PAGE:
Third, if those marked “Doubtful Citizens” are then required to produce documents similar to those in Assam, how many Indians are likely to possess them? If we ask even our own family and friends if they have birth certificates, land records, or voter IDs going back to, say 1971, the response will be telling: Even among the middle class, millions of Indians simply don’t have them. This is the very reason that Aadhaar was never designed as a test of citizenship.

Fourth, no one, including the BJP, are doubting that among the 19-lakh people excluded from the NRC in Assam, there must be thousands who are genuine citizens. How would we feel if members of your own family or friends, who have lived for generations in India, are at risk of becoming stateless due to lack of documents like in Assam? Given the failure of NRC in Assam, should we not ask the Home Minister on what basis was he planning to roll out a nation-wide NRC -- before the wide-spread protests nixed that plan?

Fifth, the Home Minister has now reportedly stated in the Rajya Sabha that NPR will not mark anyone as “Doubtful Citizens.” If that is indeed the case, then the only way he can overcome the skepticism that he himself has sowed over the last few months is to expeditiously amend the Citizenship Act and Rules to reflect his statement. I would go one step further and say that it makes the entire NPR project superfluous and it ought to be dropped.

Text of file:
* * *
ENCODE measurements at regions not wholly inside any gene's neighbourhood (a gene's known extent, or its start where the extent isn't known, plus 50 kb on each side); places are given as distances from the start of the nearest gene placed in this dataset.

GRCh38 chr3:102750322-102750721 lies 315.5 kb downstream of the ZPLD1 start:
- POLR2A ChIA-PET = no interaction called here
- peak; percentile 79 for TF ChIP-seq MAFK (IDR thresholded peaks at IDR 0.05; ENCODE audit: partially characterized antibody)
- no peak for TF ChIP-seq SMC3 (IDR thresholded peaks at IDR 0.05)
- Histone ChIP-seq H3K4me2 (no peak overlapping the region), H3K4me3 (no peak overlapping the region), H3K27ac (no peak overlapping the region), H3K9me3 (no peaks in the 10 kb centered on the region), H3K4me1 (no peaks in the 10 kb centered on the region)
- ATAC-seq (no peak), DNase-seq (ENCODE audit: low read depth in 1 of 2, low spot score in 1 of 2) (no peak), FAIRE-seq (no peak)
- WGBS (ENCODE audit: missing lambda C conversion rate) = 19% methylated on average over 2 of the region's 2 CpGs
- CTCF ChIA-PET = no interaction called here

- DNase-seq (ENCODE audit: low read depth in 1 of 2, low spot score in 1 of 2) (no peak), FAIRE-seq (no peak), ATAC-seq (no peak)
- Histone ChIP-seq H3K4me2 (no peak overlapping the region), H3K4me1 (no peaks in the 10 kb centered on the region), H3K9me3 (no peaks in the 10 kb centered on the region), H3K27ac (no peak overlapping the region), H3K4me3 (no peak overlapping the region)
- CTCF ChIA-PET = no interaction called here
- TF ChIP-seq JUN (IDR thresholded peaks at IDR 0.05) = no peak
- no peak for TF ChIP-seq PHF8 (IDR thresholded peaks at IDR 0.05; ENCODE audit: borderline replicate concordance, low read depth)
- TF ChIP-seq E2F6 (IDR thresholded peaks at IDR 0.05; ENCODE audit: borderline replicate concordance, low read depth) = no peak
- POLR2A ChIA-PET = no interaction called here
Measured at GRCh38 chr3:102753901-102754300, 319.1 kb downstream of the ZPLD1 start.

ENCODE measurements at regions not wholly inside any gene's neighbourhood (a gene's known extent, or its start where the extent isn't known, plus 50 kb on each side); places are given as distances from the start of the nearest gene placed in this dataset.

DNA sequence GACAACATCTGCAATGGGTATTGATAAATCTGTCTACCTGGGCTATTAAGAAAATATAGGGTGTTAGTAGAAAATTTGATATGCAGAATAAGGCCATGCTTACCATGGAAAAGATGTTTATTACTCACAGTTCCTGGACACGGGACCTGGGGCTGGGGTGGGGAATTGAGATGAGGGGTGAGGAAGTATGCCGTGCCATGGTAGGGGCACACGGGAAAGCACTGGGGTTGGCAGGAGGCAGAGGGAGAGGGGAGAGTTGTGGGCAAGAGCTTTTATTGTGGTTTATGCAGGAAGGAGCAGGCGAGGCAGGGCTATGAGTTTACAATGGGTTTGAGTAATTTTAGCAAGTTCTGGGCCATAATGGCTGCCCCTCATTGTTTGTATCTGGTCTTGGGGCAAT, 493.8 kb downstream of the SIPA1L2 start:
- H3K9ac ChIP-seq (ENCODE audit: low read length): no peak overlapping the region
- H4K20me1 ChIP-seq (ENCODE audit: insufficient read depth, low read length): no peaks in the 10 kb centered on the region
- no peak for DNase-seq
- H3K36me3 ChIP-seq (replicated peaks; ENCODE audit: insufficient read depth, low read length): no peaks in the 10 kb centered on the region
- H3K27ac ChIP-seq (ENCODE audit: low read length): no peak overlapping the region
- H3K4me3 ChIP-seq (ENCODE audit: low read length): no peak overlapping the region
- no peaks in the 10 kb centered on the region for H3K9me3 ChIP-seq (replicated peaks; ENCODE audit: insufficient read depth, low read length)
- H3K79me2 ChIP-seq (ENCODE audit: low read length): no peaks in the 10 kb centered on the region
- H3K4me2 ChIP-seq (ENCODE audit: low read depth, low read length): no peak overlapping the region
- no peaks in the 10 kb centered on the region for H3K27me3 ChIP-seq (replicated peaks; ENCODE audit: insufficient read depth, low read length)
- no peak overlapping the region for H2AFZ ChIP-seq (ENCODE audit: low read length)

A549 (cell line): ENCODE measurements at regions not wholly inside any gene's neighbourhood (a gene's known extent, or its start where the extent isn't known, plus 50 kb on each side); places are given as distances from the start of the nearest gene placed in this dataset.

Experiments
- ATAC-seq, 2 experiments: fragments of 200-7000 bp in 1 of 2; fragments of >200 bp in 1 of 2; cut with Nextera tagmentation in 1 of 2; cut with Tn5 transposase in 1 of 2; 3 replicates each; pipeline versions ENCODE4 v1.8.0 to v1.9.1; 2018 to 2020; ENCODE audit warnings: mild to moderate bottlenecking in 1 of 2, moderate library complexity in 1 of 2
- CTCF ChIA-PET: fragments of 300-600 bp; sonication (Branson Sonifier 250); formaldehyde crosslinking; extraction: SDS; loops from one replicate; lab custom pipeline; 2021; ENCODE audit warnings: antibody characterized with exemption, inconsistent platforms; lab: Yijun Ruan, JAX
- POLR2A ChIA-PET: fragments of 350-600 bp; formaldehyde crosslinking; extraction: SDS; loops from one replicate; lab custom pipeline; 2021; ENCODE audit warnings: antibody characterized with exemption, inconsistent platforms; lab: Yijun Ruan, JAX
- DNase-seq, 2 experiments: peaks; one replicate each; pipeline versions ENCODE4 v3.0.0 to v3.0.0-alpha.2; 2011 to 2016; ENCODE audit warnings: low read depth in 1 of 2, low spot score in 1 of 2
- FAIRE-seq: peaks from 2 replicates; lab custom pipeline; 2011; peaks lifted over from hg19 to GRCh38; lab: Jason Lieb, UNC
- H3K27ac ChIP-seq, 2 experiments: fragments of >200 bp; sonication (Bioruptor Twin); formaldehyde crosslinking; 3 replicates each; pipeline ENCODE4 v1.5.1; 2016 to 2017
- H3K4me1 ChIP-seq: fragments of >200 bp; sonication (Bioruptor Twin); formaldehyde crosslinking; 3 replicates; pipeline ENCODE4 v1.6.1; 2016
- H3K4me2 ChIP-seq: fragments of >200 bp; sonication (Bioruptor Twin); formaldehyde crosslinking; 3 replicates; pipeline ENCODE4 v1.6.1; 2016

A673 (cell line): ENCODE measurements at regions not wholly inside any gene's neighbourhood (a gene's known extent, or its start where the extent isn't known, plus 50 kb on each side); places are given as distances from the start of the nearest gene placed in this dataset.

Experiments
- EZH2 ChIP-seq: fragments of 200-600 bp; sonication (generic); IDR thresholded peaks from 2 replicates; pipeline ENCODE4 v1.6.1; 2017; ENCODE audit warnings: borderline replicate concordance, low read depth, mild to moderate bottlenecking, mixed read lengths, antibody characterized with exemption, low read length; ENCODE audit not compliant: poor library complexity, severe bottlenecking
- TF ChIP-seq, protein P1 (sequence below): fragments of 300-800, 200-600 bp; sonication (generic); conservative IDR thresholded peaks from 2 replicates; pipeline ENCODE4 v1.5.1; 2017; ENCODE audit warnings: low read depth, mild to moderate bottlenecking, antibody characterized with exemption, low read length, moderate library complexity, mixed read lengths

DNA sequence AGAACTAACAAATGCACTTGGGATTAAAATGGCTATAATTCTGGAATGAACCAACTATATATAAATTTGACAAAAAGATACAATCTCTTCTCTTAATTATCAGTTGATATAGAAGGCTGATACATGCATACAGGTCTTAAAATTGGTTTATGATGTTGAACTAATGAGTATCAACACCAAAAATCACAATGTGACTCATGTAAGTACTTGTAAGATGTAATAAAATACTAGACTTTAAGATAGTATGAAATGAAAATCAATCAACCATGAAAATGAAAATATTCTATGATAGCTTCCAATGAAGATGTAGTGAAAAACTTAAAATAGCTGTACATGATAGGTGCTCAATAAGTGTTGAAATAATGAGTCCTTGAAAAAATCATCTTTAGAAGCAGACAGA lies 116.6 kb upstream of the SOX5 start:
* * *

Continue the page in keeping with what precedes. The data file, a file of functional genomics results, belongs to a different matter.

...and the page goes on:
Sixth, coming to the CAA, if it is a humanitarian project, as the government P.R. claims, should we not wonder why it does not cover Sri Lankan Hindus and why it does not even mention the word ‘persecution’? The fact of the matter is that it was the Home Minister who had told the people of Assam that the immediate objective of the CAA was to impose a religious litmus test to re-filter the results of the NRC: To wit, if you are Hindu, YOU ARE IN and if you are Muslim, TOUGH LUCK! Isn’t it natural then for people to ask themselves how they would feel if an undocumented Hindu neighbor is promised a path to citizenship, while an undocumented Muslim neighbor faces the threat of detention and deportation?